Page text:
Normal findings from a cardiac catheterization will indicate no abnormalities in the size or configuration of the heart chamber, the motion or thickness of its walls, the direction of blood flow, or motion of the valves. Smooth and regular outlines indicate normal structure of the coronary arteries.
The measurement of intracardiac pressures, or the pressure in the heart's chambers and vessels, is an essential part of the catheterization procedure. Pressure readings that are higher than normal are significant for a patient's overall diagnosis. Pressure readings that are lower, other than those resulting from shock, are usually not significant.
The ejection fraction is also determined by performing a cardiac catheterization. The ejection fraction is a comparison of the quantity of blood ejected from the heart's left ventricle during its contraction phase with the quantity of blood remaining at the end of the left ventricle's relaxation phase. The cardiologist will look for a normal ejection fraction reading of 60–70%.
Abnormal results are obtained by viewing the still and live motion x rays during cardiac catheterization for evidence of coronary artery disease, poor heart function, disease of the heart valves, and septal defects.
The most prominent sign of coronary artery disease is narrowing or blockage (stenosis) in the coronary arteries, with narrowing greater than 50% considered significant. A clear indication for intervention by angioplasty or surgery is a finding of significant narrowing of the left main coronary artery and/or blockage or severe narrowing in the high left anterior descending coronary artery.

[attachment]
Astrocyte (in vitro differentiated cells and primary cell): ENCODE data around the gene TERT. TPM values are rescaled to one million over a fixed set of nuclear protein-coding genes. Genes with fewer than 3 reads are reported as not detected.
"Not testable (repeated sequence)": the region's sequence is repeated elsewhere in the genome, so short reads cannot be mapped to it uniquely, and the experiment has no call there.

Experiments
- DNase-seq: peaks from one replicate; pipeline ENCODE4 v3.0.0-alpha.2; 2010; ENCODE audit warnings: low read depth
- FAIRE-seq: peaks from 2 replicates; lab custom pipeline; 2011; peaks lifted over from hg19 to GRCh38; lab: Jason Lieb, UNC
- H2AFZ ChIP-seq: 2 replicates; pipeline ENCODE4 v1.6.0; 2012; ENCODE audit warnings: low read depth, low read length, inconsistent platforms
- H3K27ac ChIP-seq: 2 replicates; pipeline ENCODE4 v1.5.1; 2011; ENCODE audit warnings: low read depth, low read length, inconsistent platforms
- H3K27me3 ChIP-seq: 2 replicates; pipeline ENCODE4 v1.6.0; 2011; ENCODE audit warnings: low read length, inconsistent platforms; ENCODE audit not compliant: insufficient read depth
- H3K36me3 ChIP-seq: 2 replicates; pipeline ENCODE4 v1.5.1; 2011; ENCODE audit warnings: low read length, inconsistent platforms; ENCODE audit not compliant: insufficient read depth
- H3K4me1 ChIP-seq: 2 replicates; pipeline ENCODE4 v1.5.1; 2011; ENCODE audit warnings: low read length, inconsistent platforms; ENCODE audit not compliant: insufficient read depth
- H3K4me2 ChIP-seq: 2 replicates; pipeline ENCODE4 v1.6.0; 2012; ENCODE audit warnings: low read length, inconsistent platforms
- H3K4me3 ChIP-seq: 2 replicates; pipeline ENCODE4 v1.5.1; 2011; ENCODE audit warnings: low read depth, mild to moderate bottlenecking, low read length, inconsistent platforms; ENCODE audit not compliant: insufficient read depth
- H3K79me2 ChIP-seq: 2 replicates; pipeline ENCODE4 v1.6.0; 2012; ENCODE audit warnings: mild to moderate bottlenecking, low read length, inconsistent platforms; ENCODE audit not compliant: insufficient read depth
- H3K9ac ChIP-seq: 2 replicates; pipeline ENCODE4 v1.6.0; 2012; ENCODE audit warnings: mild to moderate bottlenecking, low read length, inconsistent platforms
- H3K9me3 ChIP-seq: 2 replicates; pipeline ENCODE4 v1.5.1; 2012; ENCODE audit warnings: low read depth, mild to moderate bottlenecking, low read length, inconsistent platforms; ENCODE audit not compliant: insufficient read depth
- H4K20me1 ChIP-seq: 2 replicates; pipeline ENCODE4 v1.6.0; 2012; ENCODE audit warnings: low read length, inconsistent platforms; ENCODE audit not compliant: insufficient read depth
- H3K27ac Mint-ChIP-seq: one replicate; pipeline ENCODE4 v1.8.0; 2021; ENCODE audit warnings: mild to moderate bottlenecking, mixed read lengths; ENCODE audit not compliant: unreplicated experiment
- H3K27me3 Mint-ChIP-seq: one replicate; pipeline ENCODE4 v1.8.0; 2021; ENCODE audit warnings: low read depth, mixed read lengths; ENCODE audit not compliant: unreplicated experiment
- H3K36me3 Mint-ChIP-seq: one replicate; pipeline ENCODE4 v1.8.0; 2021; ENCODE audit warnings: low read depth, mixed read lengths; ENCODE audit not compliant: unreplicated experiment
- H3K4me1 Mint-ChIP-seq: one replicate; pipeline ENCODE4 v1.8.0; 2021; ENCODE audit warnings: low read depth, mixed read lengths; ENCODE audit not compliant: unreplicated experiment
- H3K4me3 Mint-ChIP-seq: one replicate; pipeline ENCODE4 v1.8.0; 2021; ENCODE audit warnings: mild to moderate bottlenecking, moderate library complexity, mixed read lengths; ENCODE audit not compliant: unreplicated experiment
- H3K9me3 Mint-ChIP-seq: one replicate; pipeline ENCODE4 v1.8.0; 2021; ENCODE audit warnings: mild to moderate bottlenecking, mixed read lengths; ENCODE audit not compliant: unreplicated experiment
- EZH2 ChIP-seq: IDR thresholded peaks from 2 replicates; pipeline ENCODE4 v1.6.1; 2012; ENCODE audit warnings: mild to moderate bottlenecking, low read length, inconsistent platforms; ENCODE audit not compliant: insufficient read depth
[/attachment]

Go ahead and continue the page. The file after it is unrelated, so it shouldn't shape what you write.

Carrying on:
A finding of impaired wall motion is an additional indicator of coronary artery disease, an aneurysm, an enlarged heart, or a congenital heart problem. Using an ejection fraction test that measures wall motion, cardiologists regard an ejection fraction reading under 35% as increasing the risk of complications while also decreasing the possibility of a successful long- or short-term outcome from surgery.
Detecting the difference in pressure above and below the heart valve can verify the presence of valvular disease. The greater the narrowing, the higher the difference in pressure.
To confirm the presence of septal defects, measurements are taken of the oxygen content on both the left and right sides of the heart. The right heart pumps unoxygenated blood to the lungs, and the left heart pumps blood containing oxygen from the lungs to the rest of the body. Elevated oxygen levels on the right side indicate the presence of a left-to-right atrial or ventricular shunt . Low oxygen levels on the left side indicate the presence of a right-to-left shunt.
Other methods of visualization are available that limit radiation exposure, by using ultrasound imaging to observe the coronary arteries. Imaging of general cardiac architecture and valvular function can be visualized by noninvasive cardiac ultrasound. Cardiac ultrasound and Doppler ultrasound can be used together to observe valvular insufficiency and stenosis. Areas of poor myocardial function can also be evaluated by ultrasound.